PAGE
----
As I continue to work my way through David Bentley Hart's Beauty of the Infinite (The Aesthetics of Christian Truth), which is primarily a work of trinitarian dogmatics, it has further awakened my mind to the idea of creation being an expression of the Trinitarian God and all the consequences of that fact. In particular, when I happened to read John 17:22 in another context -- which is Christ's prayer to the Father that "they [the Church] may be one even as we are one" -- the phrase 'as we are one' stood out to me in a way that it never had before. How, exactly, is the Son one with the Father?
Hart's primary object of study in the Beauty of the Infinite is being itself, or creation, rather than individual objects and aspects within it, such as the Church specifically. He argues that the truth of being, the truth of creation, is that being is necessarily a true analogical expression of God's nature, and since God is Trinitarian in nature, being (or creation) exhibits an internal dynamism, life, interplay, grace, interdependency and dialogue that is reflective of that which exists in the nature of the Trinity and which is made manifest in Christ. Hart wants to contrast this conception of being to a 'univocal expression' of being, which is how non-Trinitarian traditions might conceive of God and therefore conceive of being. This is, admittedly, a very poor distillation of Hart's master work into a few sentences, and it is only one aspect of his multifaceted argument, but for my purposes it will have to suffice as a coarse summary.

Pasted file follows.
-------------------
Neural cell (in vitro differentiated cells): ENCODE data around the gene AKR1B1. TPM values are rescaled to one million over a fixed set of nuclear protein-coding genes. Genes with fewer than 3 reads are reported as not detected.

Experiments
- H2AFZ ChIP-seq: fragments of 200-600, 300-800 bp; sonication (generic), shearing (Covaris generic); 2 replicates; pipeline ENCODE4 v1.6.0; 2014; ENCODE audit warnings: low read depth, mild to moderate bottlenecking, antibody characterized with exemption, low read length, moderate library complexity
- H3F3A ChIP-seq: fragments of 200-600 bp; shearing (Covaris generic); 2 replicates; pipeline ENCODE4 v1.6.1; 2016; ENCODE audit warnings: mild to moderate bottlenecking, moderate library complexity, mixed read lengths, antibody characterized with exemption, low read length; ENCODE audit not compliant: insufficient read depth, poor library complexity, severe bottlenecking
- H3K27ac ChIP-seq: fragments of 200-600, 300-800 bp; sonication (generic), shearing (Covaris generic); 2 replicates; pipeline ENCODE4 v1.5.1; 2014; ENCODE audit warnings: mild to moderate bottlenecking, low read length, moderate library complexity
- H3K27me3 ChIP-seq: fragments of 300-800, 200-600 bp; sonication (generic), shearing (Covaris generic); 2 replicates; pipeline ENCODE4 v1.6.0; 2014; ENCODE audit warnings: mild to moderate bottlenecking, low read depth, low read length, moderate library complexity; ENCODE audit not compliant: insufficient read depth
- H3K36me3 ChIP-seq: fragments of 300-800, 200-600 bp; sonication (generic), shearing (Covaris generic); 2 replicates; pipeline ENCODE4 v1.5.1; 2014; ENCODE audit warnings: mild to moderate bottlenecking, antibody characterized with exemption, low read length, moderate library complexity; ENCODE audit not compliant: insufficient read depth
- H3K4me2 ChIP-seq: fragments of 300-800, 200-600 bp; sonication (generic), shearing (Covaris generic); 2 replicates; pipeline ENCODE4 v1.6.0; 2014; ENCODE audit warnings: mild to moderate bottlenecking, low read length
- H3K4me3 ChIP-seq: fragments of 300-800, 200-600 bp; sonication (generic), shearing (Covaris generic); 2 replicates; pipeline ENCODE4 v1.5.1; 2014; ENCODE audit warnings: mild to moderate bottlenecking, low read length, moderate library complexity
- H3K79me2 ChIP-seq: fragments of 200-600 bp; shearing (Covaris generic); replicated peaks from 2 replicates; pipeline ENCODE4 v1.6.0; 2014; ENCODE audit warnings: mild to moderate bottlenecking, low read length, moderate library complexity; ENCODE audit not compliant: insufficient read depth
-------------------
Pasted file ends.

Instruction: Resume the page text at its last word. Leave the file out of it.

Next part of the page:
So, then, how is the Son one with the Father? They are not one in the sense of being a univocal, monistic expression; they are one in the Trinitarian sense; the Father, Son and Spirit are One while containing an internal dynamic of love and grace. Understood in this way, Christ's prayer for unity seems to be a call not for the Church to consciously congeal into a visible unit of univocal expression -- a la ecumenism -- but rather a prayer for the Church to grow spiritually in Christ and, in so doing, become one as the Trinitarian God is One. Which is to say, to become united in many senses (essentials), but for each of the members of the whole to maintain their distinctive qualities, idiosyncracies, practices, traditions etc. so long as these 'differences' are not heretical or otherwise detrimental to the health of the Body as a whole, and so long as the member's internal dynamic is one of pure love and grace. Just as the Trinity has an internal life and dynamic, so too should the church, and the distinctiveness of the members need not be dissolved into utter univocity; indeed, to attempt to do so could actually serve to mute the expression of their truth.
FOOTNOTE: Keep in mind this may not at all be an original thought. I'm not very well read on the subject of ecumenism, or the arguments in favor of a more 'spiritual', less univocal Church unity, and it's entirely probable that my reflection on this matter is something others have already argued. And certainly there are many other passages of Scripture and lines of argument that are relevant to the discussion. I don't intend for this to be much of an 'argument' at all, only a reflection on this particular verse.